Again, I’m not going to go into great detail about this book because there is so much to discuss (also, I’m rather tired), but I should mention a few things that jump out at me. One is how hard it is to govern a large country—the people in the peasant village in the southeast don’t much care what the politicians in the big urban center in the north are doing. Another is how long it takes people to change and how silly it is to try to force change—the Bolsheviks had a rather naïve belief that they could change people’s psychology within a few years just through architecture, working environments, language and propaganda disguised as art. It takes generations to change people, if that’s even possible, not a few years of communal living in a stripped down modernist house. Another thing that stands out is the sheer number of people involved in the events discussed here, most astonishingly the number of people dying. When a rebellion is suppressed, the deaths are not in hundreds but in tens of thousands; when famine strikes, the death toll is in the millions, and that’s probably not counting the number of people, uh, eaten; yes, Figes discusses, perhaps in too much detail, the covert cannibalism that accompanied the famine of 1921. Yuck. For example, he explains that apparently cannibalism of desperation can turn into cannibalism of desire, that is, a real taste for, well, people. I'm not sure what to do with this piece of information. I guess I'll just remind you all not to start because it can be hard to stop. Again, I say yuck. Anyway, it seems incredible sometimes that a country could lose so many people for so many different reasons and still keep going.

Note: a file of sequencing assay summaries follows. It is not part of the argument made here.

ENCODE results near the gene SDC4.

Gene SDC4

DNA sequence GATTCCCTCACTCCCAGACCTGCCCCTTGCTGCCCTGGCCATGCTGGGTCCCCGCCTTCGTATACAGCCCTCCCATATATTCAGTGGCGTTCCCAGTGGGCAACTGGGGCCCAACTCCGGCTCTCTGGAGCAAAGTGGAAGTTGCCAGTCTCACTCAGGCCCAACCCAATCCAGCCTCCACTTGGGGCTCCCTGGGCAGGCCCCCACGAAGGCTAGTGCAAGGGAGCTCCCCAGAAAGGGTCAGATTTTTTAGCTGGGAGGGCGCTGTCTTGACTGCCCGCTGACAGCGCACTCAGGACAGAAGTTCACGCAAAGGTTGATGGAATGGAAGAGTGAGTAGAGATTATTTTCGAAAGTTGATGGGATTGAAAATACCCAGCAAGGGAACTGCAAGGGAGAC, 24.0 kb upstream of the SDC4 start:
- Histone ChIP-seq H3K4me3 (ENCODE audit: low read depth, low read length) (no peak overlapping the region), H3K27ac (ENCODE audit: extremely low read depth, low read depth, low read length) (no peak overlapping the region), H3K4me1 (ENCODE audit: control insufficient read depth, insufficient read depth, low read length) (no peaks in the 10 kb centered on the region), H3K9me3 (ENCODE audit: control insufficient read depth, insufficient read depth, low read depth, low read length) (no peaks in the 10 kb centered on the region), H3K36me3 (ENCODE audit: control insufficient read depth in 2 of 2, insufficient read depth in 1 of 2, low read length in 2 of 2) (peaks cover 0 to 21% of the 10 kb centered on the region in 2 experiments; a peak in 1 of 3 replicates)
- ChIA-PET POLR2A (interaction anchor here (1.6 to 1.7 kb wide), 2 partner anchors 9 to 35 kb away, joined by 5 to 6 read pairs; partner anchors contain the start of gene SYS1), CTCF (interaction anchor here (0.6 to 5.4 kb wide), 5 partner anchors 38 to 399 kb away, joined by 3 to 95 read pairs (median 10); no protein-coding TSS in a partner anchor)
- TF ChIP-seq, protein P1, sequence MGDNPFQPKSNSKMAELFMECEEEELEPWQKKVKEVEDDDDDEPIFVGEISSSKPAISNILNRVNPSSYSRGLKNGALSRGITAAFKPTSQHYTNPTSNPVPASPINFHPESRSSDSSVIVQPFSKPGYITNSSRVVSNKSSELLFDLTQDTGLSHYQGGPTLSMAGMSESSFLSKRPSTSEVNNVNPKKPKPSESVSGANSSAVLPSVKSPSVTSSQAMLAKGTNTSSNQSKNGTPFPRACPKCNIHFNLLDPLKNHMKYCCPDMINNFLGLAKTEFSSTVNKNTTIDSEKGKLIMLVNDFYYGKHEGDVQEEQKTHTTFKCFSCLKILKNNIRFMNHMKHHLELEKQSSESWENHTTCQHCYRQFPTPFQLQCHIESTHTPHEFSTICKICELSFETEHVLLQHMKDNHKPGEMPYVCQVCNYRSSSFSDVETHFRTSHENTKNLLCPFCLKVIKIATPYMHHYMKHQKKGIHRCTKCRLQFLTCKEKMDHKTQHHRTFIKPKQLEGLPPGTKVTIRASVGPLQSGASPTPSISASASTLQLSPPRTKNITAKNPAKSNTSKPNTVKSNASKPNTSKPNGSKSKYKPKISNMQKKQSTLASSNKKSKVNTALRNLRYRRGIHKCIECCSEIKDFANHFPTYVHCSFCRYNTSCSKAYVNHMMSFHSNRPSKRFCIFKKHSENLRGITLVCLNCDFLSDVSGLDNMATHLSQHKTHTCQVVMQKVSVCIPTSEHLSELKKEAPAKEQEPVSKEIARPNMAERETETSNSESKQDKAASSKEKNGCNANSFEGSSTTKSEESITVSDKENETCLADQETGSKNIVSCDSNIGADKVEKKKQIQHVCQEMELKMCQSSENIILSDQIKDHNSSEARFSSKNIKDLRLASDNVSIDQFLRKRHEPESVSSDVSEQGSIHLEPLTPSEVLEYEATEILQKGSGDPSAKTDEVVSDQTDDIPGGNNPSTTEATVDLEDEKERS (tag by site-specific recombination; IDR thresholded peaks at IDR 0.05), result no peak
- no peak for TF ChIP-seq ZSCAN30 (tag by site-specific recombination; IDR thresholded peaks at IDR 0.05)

Figes does tend to indulge in, “now if this had happened then this would have happened and that never would have happened” type reasoning. He points out numerous places where, he suggests, if this group had reconciled with this group, or this army had joined up with that one, or the land had been divided this way, the revolution would not have occurred, or a democracy or milder form of socialism would have resulted. I don’t know enough about the time period and circumstances to make a judgment about his theories. However, I do know that you can if-then, if-then stories by making what appears to be logical choices but those logical choices don’t always happen in real life—the person you suggested should have been in charge might get sick and die before making all the right decisions, or might turn out to be as power hungry and bloodthirsty as those you’re trying to avoid, or the weather might be unusually cold and no one will vote, or there might be no rain and another famine might ensue. See what I mean? It all looks good on paper, but that’s about all you can say about trying to re-organize history along logical lines.
But that’s a small complaint in a big book. I don’t know if it’s for everyone, but I thoroughly enjoyed it. My only regret is that I didn’t take notes along the way because in a matter of days all this great information is undoubtedly going to become a big jumble of odd names and weird anecdotes in my rather giddy, foggy mind.
Warning: the Crimean War is on deck--Cardigan, Raglan, one Nicholas, one Napoleon, and a Nightingale.